A social media campaign advocating for the establishment of more marine reserves in New Zealand.
Marine reserves are areas of the coastal and marine environment which are established to protect and conserve marine biodiversity. The ocean and shore in a marine reserve is protected from things like fishing, resource extraction, and habitat destruction. Marine reserves contain unique underwater scenery and features, and marine life of national and international significance.
Marine Reserves in New Zealand
The Marine Reserves Act was passed in 1971, and in 1975 New Zealand’s first marine reserve was created at Cape Rodney/Okakari Point (also known as the Leigh or Goat Island Marine Reserve). Marine reserves currently provide the highest level of marine protection in New Zealand.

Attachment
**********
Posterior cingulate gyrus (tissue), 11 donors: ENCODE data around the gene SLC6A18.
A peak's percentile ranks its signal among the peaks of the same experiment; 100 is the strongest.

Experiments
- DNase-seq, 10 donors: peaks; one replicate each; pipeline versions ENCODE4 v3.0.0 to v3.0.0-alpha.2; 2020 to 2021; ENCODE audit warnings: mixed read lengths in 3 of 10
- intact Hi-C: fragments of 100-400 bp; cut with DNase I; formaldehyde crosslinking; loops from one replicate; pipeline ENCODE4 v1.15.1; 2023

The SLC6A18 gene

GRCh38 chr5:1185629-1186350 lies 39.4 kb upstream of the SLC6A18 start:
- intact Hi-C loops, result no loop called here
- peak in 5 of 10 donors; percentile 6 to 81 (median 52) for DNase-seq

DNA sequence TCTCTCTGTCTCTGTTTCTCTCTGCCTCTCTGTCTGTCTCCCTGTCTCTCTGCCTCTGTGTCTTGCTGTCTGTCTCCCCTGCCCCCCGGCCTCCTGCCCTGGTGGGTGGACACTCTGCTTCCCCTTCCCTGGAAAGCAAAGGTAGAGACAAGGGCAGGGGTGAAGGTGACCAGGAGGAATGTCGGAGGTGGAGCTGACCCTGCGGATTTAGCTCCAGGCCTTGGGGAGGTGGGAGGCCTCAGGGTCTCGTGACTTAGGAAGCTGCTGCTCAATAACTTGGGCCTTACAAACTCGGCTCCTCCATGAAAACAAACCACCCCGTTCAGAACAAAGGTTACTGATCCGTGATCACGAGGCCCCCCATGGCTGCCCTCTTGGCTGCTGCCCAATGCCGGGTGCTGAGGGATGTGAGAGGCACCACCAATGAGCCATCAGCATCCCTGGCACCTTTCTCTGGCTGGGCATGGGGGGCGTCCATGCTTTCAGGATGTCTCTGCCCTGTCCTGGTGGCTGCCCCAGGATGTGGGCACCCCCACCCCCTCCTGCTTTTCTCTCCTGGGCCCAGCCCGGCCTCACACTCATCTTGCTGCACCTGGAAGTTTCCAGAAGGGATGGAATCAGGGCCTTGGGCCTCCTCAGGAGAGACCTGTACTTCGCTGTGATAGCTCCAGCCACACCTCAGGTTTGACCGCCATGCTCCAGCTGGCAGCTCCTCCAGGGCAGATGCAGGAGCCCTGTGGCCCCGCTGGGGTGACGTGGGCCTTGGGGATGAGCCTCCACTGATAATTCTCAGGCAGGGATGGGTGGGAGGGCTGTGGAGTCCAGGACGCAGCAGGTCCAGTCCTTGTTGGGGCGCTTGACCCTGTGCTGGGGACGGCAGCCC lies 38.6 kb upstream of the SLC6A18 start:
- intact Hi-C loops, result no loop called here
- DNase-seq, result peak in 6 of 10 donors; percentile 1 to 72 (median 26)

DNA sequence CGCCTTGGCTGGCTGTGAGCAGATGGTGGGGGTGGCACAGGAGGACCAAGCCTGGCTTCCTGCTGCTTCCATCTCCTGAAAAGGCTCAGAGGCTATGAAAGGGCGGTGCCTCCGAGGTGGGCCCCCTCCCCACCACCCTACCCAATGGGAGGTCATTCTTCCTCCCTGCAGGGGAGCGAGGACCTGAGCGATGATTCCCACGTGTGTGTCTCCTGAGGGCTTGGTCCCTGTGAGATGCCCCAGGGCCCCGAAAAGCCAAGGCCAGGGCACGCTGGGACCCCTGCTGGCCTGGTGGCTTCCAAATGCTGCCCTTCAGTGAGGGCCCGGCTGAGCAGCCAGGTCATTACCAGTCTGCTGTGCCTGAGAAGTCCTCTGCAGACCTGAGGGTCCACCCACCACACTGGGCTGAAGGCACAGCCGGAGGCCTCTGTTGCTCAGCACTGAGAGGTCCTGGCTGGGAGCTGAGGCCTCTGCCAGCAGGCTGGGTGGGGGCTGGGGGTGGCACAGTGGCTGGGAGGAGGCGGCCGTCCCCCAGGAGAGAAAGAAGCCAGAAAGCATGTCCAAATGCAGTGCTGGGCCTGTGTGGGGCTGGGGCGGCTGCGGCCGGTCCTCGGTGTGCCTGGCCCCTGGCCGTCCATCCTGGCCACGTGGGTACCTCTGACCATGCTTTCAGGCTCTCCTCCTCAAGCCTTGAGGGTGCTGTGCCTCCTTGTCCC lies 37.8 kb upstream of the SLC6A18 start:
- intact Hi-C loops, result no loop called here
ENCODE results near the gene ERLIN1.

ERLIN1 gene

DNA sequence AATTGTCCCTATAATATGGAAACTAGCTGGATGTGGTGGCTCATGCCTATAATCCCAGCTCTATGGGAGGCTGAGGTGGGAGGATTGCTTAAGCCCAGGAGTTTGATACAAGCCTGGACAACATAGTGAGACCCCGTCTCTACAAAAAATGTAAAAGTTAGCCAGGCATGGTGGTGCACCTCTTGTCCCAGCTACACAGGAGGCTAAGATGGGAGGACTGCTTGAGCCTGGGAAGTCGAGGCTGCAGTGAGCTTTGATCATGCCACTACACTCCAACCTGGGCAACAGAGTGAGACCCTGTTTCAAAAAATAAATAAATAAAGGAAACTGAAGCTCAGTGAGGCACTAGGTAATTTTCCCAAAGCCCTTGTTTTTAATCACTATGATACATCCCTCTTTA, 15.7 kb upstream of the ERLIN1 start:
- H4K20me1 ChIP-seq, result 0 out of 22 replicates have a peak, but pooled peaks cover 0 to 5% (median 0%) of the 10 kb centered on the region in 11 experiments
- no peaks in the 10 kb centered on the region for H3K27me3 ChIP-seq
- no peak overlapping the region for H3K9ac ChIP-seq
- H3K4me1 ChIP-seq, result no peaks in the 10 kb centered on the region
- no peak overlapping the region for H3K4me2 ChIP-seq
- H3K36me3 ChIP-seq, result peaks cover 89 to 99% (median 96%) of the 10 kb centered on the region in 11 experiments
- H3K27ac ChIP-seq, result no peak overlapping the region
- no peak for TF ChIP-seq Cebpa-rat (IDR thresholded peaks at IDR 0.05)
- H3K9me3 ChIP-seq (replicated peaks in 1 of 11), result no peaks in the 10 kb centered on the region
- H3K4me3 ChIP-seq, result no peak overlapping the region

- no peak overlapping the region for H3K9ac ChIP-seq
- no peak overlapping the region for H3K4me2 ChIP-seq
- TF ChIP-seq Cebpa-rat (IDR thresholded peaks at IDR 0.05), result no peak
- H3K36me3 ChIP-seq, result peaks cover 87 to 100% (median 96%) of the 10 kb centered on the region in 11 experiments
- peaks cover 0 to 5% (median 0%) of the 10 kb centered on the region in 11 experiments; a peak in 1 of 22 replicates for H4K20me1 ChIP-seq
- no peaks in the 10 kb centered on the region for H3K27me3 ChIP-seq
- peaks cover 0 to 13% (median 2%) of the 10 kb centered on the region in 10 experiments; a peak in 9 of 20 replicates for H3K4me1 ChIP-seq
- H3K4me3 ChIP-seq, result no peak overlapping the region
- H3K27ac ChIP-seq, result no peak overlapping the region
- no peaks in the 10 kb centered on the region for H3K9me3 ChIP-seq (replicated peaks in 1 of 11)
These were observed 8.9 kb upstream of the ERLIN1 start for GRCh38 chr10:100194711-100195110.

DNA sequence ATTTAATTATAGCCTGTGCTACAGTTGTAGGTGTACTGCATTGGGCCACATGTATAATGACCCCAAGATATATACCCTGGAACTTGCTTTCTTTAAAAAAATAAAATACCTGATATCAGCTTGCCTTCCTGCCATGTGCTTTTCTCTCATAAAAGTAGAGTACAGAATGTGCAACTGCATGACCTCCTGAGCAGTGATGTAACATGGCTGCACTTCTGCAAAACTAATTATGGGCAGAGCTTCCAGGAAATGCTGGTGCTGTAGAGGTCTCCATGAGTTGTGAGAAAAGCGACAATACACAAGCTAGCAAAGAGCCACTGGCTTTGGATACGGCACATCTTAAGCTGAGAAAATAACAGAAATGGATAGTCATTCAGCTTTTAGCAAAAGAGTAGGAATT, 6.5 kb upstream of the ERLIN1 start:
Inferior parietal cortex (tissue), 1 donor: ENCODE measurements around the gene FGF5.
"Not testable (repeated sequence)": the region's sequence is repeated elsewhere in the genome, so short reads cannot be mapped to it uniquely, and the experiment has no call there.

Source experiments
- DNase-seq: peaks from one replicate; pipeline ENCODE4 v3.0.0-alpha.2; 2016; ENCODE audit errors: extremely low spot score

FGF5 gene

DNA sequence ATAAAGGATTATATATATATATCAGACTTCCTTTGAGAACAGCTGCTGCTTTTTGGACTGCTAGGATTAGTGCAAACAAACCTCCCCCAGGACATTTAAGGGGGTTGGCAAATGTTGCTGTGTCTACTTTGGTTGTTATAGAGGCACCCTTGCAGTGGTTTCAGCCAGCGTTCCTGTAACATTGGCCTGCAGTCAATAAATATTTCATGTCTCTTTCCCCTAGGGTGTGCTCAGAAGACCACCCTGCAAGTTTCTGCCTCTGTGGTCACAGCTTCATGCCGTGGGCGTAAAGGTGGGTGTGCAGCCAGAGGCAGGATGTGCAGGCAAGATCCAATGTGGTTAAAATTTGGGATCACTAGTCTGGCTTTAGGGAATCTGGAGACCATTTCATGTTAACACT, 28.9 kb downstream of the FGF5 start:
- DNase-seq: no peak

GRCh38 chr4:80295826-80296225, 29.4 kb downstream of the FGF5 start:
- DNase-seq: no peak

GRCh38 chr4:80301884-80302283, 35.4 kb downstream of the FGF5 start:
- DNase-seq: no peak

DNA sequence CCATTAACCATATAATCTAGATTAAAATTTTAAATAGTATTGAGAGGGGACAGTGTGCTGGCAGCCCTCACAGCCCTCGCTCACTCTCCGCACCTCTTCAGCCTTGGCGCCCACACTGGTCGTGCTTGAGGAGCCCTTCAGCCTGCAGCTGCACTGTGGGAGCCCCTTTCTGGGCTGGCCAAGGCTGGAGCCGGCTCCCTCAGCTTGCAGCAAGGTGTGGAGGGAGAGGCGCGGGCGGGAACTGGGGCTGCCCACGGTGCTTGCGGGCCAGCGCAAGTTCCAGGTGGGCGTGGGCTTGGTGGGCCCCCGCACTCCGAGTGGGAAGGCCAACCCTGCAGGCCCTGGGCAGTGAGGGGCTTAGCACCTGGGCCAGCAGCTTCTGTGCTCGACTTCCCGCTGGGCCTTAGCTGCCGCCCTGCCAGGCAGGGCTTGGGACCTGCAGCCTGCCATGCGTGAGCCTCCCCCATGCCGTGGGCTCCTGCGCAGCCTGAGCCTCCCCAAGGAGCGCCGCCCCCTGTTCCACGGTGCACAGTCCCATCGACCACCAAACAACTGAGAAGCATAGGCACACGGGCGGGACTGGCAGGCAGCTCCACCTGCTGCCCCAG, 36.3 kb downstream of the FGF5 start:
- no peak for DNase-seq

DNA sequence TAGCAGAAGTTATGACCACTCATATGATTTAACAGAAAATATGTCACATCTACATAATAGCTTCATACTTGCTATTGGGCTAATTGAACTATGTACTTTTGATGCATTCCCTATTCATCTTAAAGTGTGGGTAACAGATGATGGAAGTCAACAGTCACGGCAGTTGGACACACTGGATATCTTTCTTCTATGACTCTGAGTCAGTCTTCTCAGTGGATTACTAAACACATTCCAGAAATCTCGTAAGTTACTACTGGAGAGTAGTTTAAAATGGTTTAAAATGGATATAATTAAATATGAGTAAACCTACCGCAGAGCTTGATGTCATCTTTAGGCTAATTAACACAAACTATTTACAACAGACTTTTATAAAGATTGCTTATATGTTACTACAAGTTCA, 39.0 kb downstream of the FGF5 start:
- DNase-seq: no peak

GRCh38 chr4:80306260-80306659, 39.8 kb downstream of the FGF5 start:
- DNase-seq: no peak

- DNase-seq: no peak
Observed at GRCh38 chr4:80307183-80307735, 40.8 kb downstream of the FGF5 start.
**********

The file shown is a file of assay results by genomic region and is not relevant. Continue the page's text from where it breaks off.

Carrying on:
There are currently around 44 marine reserves in New Zealand’s territorial waters. However in terms of the area, we provide close to 0% protection for our oceans, and this needs to change fast. New Zealand has biologically rich and complex marine ecosystems. Our marine environment covers some 500 million hectares of ocean with more than 15,000 marine species found here. New Zealand also has the fourth largest largest Exclusive Economic Zone in the world.
External Educational Resources
Investigating Marine Reserves – This is an integrated curriculum teaching resource with New Zealand’s marine reserves as a real-life context for learning. The resource links to the New Zealand Curriculum at levels 1-4, but can be adapted for use at various levels.
Experiencing Marine Reserves – Check out this list of marine conservation resources for educators. EMR is a national programme of experiential learning about marine conservation.
“Living Blue” Education Resource Pack – Marine Reserves education resource pack “Living Blue” offers detailed lesson plans and resources for year 7-9 students. Specifically targeted as a relief teachers resource.
Social Media Feed
Follow us on New Zealand Marine Reserves to receive news and information on Marine Protected Areas.